In the first “Big
Bang” rerun, Howard and Bernadette have trouble leaving their baby
at day-care; also, plain Bert introduces his girlfriend ...played by
the gorgeous April Bowlby of “Drop Dead Diva” and “Two and a
Half Men.” In the second, Penny gets a job offer from her former
boyfriend. In between, Sheldon – a 9-year-old in high school –
wants to soothe his mom's fears by finding one friend.

Other choices

Football, all day.
This is serious bowl turf, as top-20 teams collide in two 9 p.m. ET
games. Fox Sports1 has the Holiday Bowl, with Michigan State (ranked
No. 16) and Washington State (No. 18); both are 9-3. ESPN has the
Alamo Bowl, with Stanford (9-4, No. 13) and TCU(10-3, No. 15).
Earlier, ESPN has two more – the Military Bowl at 1:30 p.m. ET,
with Navy (6-5) and Virginia (6-6) and the Camping World Bowl at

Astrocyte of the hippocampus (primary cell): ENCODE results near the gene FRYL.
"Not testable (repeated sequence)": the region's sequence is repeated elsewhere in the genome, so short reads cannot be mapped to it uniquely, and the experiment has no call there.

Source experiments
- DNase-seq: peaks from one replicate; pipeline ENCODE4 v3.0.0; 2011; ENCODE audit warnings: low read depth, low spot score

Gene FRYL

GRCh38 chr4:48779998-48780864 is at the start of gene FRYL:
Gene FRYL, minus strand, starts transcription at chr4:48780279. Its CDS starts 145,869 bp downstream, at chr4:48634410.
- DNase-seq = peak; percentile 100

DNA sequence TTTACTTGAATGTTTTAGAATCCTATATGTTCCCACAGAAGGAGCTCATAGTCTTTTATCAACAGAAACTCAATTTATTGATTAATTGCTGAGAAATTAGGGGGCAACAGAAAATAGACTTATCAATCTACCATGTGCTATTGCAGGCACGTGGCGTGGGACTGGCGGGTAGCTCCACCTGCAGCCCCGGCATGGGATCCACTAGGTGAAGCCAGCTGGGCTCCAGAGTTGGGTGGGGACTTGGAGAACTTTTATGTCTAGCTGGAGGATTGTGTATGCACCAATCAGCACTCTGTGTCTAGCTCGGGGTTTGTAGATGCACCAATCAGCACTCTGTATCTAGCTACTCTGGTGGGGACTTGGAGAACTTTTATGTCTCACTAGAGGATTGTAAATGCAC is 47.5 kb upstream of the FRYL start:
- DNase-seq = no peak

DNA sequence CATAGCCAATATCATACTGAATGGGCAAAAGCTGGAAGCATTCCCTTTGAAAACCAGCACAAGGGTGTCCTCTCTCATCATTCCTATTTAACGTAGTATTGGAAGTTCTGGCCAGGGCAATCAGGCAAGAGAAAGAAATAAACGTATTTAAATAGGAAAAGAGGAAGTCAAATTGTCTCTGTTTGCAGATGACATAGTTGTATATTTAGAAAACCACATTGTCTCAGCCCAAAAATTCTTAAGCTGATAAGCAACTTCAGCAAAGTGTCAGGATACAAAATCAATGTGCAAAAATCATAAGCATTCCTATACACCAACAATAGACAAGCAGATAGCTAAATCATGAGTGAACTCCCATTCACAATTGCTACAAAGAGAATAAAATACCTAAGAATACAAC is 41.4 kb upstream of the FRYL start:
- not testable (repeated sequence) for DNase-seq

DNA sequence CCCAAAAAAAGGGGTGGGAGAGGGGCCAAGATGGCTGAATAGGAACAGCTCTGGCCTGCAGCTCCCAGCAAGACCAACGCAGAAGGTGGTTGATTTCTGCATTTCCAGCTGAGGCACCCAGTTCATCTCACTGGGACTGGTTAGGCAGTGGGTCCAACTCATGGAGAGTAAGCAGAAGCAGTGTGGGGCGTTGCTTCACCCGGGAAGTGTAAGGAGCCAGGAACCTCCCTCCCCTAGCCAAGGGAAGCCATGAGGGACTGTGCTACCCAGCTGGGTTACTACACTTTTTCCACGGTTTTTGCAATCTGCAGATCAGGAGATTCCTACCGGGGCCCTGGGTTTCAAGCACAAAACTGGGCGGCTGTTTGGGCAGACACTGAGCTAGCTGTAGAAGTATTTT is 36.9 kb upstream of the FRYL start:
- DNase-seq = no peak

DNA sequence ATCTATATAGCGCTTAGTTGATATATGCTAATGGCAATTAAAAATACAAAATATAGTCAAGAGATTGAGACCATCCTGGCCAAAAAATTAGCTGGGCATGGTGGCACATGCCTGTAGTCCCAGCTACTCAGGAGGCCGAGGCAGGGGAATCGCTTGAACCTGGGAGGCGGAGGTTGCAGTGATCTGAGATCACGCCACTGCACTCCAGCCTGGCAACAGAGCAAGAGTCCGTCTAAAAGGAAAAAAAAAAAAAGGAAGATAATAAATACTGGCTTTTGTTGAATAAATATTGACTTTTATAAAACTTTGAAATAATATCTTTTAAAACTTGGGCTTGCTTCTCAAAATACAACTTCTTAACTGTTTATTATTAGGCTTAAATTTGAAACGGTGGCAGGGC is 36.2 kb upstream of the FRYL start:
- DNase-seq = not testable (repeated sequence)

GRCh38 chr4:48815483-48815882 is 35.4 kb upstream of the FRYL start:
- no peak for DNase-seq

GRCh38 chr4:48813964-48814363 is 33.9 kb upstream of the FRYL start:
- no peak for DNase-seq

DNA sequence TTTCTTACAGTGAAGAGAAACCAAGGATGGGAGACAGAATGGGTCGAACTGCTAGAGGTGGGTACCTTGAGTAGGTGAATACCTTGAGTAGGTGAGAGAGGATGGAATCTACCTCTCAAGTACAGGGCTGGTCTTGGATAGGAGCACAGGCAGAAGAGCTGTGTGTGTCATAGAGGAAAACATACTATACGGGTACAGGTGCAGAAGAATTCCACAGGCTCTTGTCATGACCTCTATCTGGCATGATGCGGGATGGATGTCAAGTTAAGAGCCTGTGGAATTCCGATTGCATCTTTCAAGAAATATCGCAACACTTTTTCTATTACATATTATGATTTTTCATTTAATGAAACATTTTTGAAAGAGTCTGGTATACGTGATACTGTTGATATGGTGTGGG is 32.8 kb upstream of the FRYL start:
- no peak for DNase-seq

5:15, with Virginia Tech (No. 22) and Oklahoma State (No. 19), both

“To Tell the
Truth,” 8 p.m., ABC. Thursdays will be in flux for ABC until the
dramas return Jan. 18. For tonight, we get game-show reruns,
including “$100,00 Pyramid” at 9 and “Match Game” at 10.

“Superstore,” 8
p.m., NBC. In a rerun, Amy tries to show her wild side, during a
quiet Christmas Eve.

“Great News,”
9:30 p.m., NBC. Here's the lone new comedy episode, amid a sea of
reruns. Shortly after her own break-up, Katie learns that her
grandparents are divorcing after 70 years. Now she's convinced that
love is dead ... while Chuck tries to steal the affection of Justin's
new girfriend.

“Mom,” 9:30
p.m., CBS. Ever since they quit drinking, Bonnie and Christy have
been relatively sedate. Now Adam's hard-partying friends (Bradley
Whitford and Nicole Sullivan) pay a noisy visit.

“S.W.A.T.,” 10
p.m., CBS. In a rerun of a fairly good (if a bit monotone) episode,
Sherilyn Fenn of “Twin Peaks” plays the manipulative mother of
Jim Street. Also, a drug ring endangers immigrants.

“Say Anything”
(1989), 10 p.m., Pop. Cameron Crowe (“Jerry Maguire”) wrote and
directed this gem about an underachiever (John Cusack) romancing a
beautiful valedictorian (Ione Skye).